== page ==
Demographic profile of voters – November 14th

Gallup International Balkan cooperates with NOVA, BNT, BNR and Bulgaria On Air on the day of the parliamentary elections. Electoral profiles in two types of tables are published.

Table 1 – Structure of groups of voters according to parliamentary vote – the sums by horizontals equal 100%

Table 2 – Structure of the electorate of the main lists – the sums by verticals equal 100%.

Table 3 – Structure voters groups according to the presidential vote – the sums by horizontals equal do not give 100% due to the fact that not all participants are represented

Table 4 – Structure of the electorate of the main participants in the presidential elections – the sums by verticals give 100%

Everyone can have their own read of the data. We present quick information on the profile of two of the most interesting parties. For more information you may find the video materials from our partnering medias.

“We continue the change” stands out with more female voters and more voters of higher socio-economic status and higher educational level, respectively living in the bigger cities. It seems that in this aspect “We continue the change” fit in the niche of “Democratic Bulgaria”. The data shows that the people who voted for “Democratic Bulgaria” in July are now spread approximately in two halves among “Democratic Bulgaria” and “We continue the change”.

In fact, one fifth of the electorate of “We continue the change” derives from DB. The larger group is the part that is redirected from ITN – it is a total of one third of the vote for “We continue the change”. Votes also derive from a variety of points, and the fact that about one tenth of the vote for the  “We continue the change” actually comes from BSP is really interesting. From the perspective of BSP this means that approximately 15% of yesterday voters, who voted for the BSP on July 11, preferred the new party instead of voting for BSP again.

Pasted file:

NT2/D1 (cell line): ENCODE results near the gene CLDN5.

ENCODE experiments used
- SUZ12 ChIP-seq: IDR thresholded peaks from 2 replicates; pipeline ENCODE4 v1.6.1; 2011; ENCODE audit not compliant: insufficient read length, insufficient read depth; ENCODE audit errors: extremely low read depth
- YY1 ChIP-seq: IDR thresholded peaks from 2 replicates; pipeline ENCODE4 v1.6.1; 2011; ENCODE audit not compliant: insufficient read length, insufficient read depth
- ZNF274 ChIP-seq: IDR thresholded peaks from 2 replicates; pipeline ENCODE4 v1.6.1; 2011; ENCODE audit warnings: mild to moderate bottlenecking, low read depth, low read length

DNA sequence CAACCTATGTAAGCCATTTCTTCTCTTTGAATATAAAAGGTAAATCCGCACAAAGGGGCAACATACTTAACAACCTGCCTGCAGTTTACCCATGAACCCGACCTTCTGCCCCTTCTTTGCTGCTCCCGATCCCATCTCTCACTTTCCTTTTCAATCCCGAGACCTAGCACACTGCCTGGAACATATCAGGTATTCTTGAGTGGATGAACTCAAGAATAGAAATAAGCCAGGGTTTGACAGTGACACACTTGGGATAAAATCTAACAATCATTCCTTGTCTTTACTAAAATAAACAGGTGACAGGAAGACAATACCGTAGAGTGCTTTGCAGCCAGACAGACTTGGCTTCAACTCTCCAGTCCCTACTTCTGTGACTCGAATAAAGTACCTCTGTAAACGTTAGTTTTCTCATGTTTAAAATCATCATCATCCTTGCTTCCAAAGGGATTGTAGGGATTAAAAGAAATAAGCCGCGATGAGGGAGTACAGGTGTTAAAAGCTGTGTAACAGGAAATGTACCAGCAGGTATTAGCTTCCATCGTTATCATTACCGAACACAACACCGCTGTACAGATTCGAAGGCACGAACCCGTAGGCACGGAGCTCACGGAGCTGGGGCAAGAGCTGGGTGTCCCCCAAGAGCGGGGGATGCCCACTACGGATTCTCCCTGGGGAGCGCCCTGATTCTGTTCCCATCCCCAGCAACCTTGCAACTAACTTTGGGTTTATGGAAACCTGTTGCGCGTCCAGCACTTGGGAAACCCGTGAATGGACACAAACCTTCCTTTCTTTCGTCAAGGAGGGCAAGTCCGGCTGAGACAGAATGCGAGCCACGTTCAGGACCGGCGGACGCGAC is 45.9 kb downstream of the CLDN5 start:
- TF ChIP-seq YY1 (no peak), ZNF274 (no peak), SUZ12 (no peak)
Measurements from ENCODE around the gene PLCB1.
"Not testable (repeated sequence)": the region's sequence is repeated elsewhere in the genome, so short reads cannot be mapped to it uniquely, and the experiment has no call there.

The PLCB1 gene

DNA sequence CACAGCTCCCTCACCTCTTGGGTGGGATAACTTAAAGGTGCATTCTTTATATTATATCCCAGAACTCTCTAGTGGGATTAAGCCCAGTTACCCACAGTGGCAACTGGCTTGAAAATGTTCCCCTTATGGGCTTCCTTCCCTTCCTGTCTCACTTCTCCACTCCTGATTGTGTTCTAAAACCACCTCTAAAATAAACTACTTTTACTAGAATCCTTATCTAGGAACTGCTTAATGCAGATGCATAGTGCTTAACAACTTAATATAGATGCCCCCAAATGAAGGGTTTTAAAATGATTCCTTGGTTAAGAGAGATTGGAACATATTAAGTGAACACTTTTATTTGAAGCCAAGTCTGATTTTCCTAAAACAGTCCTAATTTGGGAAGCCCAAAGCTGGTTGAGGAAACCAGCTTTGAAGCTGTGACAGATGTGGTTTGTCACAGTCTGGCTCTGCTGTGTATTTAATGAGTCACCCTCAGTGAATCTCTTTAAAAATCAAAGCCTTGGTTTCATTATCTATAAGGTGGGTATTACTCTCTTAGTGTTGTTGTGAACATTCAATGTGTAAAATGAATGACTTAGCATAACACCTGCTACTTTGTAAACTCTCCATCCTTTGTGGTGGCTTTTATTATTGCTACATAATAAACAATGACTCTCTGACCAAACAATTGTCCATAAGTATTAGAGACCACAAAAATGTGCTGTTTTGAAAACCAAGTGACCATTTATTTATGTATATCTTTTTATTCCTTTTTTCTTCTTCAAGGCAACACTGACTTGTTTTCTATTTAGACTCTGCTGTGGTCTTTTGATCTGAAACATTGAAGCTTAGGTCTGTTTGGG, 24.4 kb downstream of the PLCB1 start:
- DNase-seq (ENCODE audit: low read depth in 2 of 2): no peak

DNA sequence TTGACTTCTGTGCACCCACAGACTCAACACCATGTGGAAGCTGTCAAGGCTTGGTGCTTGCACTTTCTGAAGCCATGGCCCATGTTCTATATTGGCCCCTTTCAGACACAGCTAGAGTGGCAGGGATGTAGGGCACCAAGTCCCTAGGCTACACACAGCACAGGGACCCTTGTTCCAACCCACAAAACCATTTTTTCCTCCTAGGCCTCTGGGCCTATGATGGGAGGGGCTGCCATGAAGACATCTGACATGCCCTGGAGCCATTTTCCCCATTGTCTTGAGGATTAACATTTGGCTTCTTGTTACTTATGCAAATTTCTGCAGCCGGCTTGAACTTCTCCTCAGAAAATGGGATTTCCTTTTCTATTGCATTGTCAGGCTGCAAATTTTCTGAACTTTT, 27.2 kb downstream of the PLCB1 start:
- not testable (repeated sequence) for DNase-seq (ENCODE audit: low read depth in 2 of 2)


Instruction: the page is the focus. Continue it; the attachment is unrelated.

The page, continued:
What is the profile of “Vazrazhdane” voters? The party is represented in various socio-demographic groups, but it seems that one of the most fundamental parts of the vote for “Vazrazhdane” is of younger people, ie. typical of protest-oriented, more radical formations. Half of the vote for the party comes from people who voted for Vazrazhdane in the summer as well. The other half comes from a variety of places (which is typical for new formations), and among the largest shares are those of non-voters and BSP.

Who votes for Luna? In this vote there is probably also a kind of protest vote or a vote mocking the system. This is evident from the younger structure of the vote. At the same time and related to this, it seems that in the vote for Luna there is the most solid Roma share of votes compared to the other main candidates.


Table 1. Horizontal profile


Table 2. Vertical profile


Table 3. Horizontal profile


Table 4. Vertical profile




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